Small continues to be big, as Lincoln has rolled out its smallest new sport-utility, the all-new 2020 Corsair, at the New York International Auto Show.
The Corsair replaces the outgoing MKC and slots below the Nautilus (the former MKX), Aviator (built on the Ford Explorer’s platform), and the full-size Navigator. The Corsair bases on the same architecture as the Ford Escape.
The company said the name is inspired by “cursus,” Latin for “journey,” but Lincoln reached into the vaults for it. It was used on a series of British Fords in the 1960s, as well as being a model of the ill-fated Edsel in the late 1950s. War or aviation buffs will also recognize the name from the Vought F4U Corsair, an American fighter that saw service in the Korean and Second World War. We think it’s a refreshing change from the number-or-letter names that most luxury automakers use these days.
Two engines will be offered, both turbocharged four-cylinders. The base 2.0 L is expected to produce 250 horsepower and 275 lb-ft of torque, while an optional 2.3 L will churn out an estimated 280 horsepower and 310 lb-ft of torque. Both will use a new eight-speed automatic.
All-wheel drive is standard equipment, primarily driving the front wheels and powering up the rear as needed. In a first for Lincoln, the Corsair will have an integral bush suspension – one with its connecting joints dampened with rubber compound bushings, which soak up road impacts for a smoother ride.
There are five selectable drive modes. It really hurts us not to insert a comment, but we’ll resist the temptation and simply say that they include Normal, Conserve, Excite, Slippery, and Deep Conditions.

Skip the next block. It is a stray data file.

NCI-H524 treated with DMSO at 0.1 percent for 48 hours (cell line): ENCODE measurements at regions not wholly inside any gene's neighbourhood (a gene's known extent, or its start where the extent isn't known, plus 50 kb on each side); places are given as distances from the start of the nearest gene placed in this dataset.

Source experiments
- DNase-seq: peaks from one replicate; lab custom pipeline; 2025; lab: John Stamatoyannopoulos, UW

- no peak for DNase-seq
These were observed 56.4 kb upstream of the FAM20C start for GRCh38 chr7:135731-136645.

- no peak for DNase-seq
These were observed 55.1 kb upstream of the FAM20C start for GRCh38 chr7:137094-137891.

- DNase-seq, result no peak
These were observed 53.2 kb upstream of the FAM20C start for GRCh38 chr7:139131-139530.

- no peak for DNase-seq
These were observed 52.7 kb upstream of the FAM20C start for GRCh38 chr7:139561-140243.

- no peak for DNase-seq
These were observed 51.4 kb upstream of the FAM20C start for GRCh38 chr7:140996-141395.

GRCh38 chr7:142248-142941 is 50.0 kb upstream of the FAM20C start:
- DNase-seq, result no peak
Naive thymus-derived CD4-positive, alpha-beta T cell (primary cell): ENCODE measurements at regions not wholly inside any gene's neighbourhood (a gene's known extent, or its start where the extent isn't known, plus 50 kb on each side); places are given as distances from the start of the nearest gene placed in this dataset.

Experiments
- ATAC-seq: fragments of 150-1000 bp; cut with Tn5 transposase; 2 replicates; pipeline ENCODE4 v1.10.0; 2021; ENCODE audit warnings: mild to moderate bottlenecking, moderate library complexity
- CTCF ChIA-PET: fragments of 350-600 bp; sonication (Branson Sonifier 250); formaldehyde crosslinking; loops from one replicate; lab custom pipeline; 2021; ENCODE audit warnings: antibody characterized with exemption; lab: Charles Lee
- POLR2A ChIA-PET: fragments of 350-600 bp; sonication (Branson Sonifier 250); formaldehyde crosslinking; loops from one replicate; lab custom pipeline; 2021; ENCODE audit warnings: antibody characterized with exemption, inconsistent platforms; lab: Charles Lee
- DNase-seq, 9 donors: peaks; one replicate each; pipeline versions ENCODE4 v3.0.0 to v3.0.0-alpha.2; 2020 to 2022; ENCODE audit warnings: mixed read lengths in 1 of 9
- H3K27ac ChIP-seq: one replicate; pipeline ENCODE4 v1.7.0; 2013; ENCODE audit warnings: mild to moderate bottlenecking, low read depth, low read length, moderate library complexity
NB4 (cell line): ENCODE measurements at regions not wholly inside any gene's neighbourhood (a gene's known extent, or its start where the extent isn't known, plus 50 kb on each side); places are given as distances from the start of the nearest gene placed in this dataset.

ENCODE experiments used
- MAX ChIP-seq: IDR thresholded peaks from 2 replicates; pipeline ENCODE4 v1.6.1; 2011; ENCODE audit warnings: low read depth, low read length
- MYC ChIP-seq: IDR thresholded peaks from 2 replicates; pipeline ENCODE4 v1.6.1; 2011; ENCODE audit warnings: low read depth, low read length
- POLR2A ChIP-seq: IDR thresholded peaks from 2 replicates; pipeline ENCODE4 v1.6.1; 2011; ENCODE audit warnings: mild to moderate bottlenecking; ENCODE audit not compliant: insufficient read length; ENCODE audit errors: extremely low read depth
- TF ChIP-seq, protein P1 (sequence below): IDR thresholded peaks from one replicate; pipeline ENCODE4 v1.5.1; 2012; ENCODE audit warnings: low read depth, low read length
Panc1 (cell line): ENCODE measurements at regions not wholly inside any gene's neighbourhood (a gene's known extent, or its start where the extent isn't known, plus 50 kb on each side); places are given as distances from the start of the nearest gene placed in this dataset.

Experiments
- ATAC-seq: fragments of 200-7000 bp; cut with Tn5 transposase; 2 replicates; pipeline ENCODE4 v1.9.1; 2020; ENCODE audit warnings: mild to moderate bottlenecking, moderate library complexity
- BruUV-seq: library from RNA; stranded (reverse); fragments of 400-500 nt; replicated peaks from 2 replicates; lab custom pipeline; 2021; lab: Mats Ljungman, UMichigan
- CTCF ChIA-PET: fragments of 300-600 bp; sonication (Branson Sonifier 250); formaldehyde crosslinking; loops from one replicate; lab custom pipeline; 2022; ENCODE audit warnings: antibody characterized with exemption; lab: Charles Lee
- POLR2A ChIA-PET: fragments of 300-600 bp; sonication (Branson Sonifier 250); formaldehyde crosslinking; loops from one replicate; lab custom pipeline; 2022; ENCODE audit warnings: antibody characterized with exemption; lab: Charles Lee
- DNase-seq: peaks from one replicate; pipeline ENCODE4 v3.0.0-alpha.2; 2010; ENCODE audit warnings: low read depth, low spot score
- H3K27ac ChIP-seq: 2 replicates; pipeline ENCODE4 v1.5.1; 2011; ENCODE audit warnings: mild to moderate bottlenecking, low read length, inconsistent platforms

The five-seater is a very handsome beast, with styling cues that tie it to the Navigator and Aviator. It’s also expected to be a very quiet ride, with a dual-wall dashboard separating the engine and passenger compartments, and with an active noise control system. Instead of warning chimes, the Corsair warns about unbuckled seatbelts and open fuel doors with notes recorded by the Detroit Symphony Orchestra. If you want to listen to a full session by the orchestra – or whatever type of music turns your crank – there’s an available 14-speaker Revel premium audio system.
To complete the luxury experience, the Corsair is available with 24-way front seats with massage. The rear seats slide fore and aft for legroom, and fold flat for more cargo space.
The Corsair is big on technology, and includes Phone as a Key, an app that lets you use a compatible smartphone as a key fob to start the engine for driving, lock or unlock the doors, or operate the liftgate. By setting a profile on your phone, you can pre-set the seat, mirror, and pedal positions as well. If your phone goes dead, you can still get in by entering a code on the exterior keypad, and if you lose your phone, the app can be remotely deleted. Wireless charging is available, while Wi-Fi is standard.
Along with a standard suite of blind spot monitoring, emergency braking, lane-keeping and automatic high-beams, the Corsair will offer Lincoln Co-Pilot360 Plus. With this system, the adaptive cruise control functions in stop-and-go traffic, and it scans speed limit signs and slows down if the limit drops (you can turn that off if you prefer). It’ll help steer you around something if you can’t stop in time, and will hit the brakes if you’re about to back into something. There’s also a self-parking feature, but unlike most that just handle the steering duty, this one does everything, including shifting, braking, and accelerating.
Lincoln was up front in its press conference: it’s not about performance, but about coddling its customers – the car “glides” instead of drives, and the cabin’s supposed to be a sanctuary. It’s also aiming the Corsair at younger buyers and at those new to the brand. It’ll be built in Kentucky, and it goes on sale this fall.